Remembering the Beauty, Majesty and Troubles of 1930s India

Culture Watch
tags: theater reviews, Indian Ink

Bruce Chadwick lectures on history and film at Rutgers University in New Jersey. He also teaches writing at New Jersey City University. He holds his PhD from Rutgers and was a former editor for the New York Daily News. Mr. Chadwick can be reached at

There is a moment in Indian Ink, a revival of Tom Stoppard’s 1995 play, when 1930s India stands still. Flora Crewe, a controversial British poet living in India, comes out of her pastel colored mansion to greet someone and servants surround her. Light beams down from the heavens and baths her. Flora’s smile is softly, perfectly in place and all are glad to see her. It is a mystical, historic moment, a distant memory of the Raj, a reminder of Britain’s historic foothold in the vast country. It is a movie-like moment, full of lush color, rich sounds, romance and vivid memory.

Stoppard’s play, that opened last week at the Laura Pels Theater in New York, is the tale of beautiful, blonde and sickly poet Crewe’s trip to India “for her health” in 1930 and the men she meets there. At the same time, it is the story of her sister’s search for Flora’a old letters and chats with people in order to remember her better. And, too, it is the search for a portrait of Flora, naked, that all seem to remember and none seem to be able to find.

Most of all, though, the play is a tender, and yet scalding, look back at the historic tensions between the Brits and Indians in the last days of the Raj, highlighted by the Salt March of Mohandas Gandhi and others. The country is shaking badly, the Brits are losing their grip and in 17 years independence will arrive. This time in the ‘30s, and Flora’s story, is the Raj’s Last Hurrah.

Stoppard’s play is long and complicated, full of characters, sub plots and nuance. The first act is very tedious. Flora starts to get sick and develops a relationship with the artist, Nirad Das, who is painting both her official and unofficial (naked) portraits. It stretches over 90 minutes of very slow moving plot and character development. You start to squirm in your seat.

Act two is much better. The characters are fully developed by then and you can feel the animosity between the Brits and Indians building. Flora is shown as not just a poet, but a beautiful woman who tumbles into three difference relationships with men. She is the toast of the Jummapur province and London at the same time. She goes to parties, dances, and takes trips to the country. Stoppard shows India as a Technicolor movie, bathed in luscious light and the caress of history.

Throughout the story, though, and you have to sit and sit for it to unfold, there is trouble. The servants snap at all the Brits, talk of protests and riots fill the parties and there is the fabled Salt March that everybody discusses. The Brits brag about how they created a wonderful and efficiently working government in India because the Indians could not do so themselves. The Indians want to do nothing more than kick the Brits into the Indian Ocean

My one deep gripe about the play is that it merely mentions the Salt March, a tell-tale moment in Indian history. Gandhi led 78 followers on a 231 miles walk to the ocean beaches to illegally take up handfuls of mud from which salt was produced. By British decree, Indians could not manufacture salt. Only the Brits could do that. It was, to Gandhi, symbolic of nearly 250 years of illegal British domination over the country. Tens of thousands greeted Gandhi on his journey and swarmed over the beaches where he famously took the salt filled mud. The march, Gandhi’s subsequent arrest (he was arrested again a month later) and the beatings of hundreds of salt protestors later, was one of the most important moments in Indian history. The publicity from it helped to unite different religious sects and people from all of the provinces in the vast country into one people. Stoppard should have done far more with this event and how Crewe and her associates viewed it.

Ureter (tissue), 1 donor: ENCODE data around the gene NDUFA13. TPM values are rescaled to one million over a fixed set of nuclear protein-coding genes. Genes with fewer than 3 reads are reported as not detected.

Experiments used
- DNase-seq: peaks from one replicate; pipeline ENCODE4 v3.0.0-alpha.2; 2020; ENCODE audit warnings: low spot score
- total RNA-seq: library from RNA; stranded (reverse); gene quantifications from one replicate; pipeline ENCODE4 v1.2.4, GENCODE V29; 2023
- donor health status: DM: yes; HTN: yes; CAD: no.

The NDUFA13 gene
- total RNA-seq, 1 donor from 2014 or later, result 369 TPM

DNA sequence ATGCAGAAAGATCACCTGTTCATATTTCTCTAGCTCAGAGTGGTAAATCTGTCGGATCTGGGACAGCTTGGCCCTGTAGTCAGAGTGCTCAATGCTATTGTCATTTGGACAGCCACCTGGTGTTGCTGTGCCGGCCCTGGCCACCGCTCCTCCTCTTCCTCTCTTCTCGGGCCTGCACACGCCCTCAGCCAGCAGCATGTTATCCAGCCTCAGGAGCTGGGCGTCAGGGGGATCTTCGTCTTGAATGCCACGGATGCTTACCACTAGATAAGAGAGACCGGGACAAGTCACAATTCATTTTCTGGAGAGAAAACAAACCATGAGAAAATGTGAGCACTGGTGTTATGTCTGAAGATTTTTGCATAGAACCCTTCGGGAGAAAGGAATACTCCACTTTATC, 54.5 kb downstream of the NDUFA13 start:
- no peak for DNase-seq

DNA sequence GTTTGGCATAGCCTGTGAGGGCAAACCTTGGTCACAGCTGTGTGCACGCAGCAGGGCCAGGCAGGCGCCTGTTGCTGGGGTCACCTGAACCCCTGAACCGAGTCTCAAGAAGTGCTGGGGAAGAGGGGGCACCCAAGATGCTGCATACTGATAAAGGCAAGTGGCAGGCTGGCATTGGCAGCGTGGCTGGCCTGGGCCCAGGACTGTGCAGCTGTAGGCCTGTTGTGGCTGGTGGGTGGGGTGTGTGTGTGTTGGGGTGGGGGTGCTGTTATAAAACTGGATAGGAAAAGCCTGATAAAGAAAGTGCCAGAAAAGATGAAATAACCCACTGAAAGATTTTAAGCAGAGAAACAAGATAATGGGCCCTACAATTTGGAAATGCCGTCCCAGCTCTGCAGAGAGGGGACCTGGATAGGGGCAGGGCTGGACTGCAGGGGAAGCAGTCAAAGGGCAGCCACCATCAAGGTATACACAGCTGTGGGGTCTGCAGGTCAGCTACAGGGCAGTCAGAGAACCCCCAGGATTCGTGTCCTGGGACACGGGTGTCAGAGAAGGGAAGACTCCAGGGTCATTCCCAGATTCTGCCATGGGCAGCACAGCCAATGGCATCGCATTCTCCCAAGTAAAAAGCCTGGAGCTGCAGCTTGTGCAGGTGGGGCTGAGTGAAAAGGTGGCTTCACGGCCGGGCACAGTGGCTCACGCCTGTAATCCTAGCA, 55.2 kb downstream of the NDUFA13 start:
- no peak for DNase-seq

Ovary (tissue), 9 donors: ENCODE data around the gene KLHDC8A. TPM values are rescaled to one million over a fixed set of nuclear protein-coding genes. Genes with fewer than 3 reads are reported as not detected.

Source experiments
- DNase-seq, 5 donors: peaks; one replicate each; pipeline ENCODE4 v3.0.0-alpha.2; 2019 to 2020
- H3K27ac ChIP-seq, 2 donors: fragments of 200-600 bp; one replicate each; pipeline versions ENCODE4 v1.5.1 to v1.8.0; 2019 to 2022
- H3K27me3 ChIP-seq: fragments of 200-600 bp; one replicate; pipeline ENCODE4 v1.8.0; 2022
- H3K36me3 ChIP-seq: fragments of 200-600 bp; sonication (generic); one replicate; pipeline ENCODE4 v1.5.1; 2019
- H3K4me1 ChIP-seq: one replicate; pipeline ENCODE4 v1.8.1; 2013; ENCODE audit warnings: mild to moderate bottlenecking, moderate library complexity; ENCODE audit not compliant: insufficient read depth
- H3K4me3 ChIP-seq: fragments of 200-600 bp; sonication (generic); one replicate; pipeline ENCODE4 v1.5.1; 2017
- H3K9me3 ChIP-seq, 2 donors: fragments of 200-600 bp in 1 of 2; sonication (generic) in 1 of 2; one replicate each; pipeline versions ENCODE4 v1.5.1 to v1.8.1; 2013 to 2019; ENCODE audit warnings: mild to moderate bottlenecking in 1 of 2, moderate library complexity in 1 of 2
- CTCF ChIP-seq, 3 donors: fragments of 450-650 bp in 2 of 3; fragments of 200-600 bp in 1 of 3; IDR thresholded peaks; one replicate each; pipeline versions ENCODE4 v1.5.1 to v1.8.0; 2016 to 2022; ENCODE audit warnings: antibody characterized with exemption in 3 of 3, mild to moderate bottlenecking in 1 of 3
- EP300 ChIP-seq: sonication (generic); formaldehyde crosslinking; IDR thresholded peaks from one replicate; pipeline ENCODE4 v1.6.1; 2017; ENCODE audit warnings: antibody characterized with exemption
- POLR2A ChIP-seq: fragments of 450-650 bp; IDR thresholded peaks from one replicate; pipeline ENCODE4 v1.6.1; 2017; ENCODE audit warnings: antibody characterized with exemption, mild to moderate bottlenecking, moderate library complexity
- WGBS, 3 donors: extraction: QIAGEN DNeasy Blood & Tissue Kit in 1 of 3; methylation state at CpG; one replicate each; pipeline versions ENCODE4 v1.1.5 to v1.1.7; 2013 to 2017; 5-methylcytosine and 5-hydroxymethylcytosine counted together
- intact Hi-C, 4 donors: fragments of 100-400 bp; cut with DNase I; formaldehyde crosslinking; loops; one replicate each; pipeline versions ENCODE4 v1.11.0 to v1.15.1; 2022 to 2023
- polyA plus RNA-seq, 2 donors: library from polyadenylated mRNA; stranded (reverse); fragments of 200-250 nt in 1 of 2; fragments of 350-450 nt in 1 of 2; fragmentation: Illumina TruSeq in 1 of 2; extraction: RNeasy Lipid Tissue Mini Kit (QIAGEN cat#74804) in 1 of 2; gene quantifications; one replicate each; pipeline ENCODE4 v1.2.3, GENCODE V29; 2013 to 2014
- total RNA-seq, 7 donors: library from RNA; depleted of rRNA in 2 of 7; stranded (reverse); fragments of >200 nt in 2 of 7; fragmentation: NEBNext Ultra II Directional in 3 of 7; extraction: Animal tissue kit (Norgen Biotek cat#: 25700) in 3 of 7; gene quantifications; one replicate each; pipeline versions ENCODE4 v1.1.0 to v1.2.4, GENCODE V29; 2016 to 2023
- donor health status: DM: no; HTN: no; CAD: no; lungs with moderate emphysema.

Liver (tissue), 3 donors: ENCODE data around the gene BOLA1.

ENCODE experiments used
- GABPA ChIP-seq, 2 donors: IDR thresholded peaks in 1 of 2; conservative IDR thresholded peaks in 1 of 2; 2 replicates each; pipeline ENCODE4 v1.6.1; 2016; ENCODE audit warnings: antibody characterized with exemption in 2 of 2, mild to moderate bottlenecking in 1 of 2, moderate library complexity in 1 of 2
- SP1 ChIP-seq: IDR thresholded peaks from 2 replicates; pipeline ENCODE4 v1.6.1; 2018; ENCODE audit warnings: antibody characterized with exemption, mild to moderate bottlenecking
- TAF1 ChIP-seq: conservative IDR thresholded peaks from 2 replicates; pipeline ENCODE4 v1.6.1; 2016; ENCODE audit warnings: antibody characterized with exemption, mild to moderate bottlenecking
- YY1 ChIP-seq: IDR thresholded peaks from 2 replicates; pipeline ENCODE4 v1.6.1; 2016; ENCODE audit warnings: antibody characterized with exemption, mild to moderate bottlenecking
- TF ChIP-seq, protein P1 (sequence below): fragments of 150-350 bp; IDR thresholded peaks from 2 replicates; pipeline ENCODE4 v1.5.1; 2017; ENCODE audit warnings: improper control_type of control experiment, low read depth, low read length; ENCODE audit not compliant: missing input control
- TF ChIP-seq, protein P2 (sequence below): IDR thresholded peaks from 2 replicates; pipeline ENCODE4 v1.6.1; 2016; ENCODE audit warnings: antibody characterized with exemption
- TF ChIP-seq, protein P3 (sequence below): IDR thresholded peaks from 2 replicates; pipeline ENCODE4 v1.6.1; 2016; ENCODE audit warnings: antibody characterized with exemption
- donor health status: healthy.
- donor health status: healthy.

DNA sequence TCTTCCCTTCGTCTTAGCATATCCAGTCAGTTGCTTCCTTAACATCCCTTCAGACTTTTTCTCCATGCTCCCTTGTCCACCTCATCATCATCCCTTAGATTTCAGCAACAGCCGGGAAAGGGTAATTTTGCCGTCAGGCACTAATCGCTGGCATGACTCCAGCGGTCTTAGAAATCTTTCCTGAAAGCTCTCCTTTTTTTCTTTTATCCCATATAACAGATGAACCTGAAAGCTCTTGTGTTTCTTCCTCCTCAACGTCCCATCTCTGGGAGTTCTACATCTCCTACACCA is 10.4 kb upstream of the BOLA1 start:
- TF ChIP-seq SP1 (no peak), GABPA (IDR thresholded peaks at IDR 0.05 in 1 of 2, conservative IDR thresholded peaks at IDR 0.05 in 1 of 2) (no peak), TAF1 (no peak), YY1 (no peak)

The playwright might have dropped some of his tedious dialogue in the first act and added more of the nation’s exciting history to liven the play up a bit.

From time to time, 1980s Brits and Indians swoop in through the play in an effort to remind the audiences that the old India of Kipling and Gandhi are gone forever. These days it is all Bollywood and Boom box music, tee shirts and computers. The juxtaposition works, but people already know all that.

The play is held together with superb performances. Romola Garai dominates the play from its first few seconds until its last as Flora Crewe. She is sexy, intellectual, and charming. Equally good is Firdous Bamji as the painter, Das, who steals the show from time to time with his development as an artist and yearning to be Flora’s lover. Rosemary Harris, one of the theater’s most honored actresses, is the proverbial icing on the cake as the aging sister, ever in search of her sibling’s ghost.

The set, by Neil Patel, is breathtaking. It is a big, old Indian mansion that Patel must have yanked out of a dream. It is filled with tables and chair, mosquito mesh covered beds, terraces and thrones. The lighting by Robert Wierzel is haunting at times and cheerful at others. The whole play rolls on like a 1950d movie.

Despite its first act slowness, the play is a nice look at old India.

PRODUCTION: Produced by the Roundabout Theatre Company. Sets: Neil Patel, Costumes: Candice Donnelly, Lighting: Robert Wierzel, Fight Director Thomas Scull, Choreography: John Carrafa. The play is directed by Carey Perloff.

comments powered by Disqus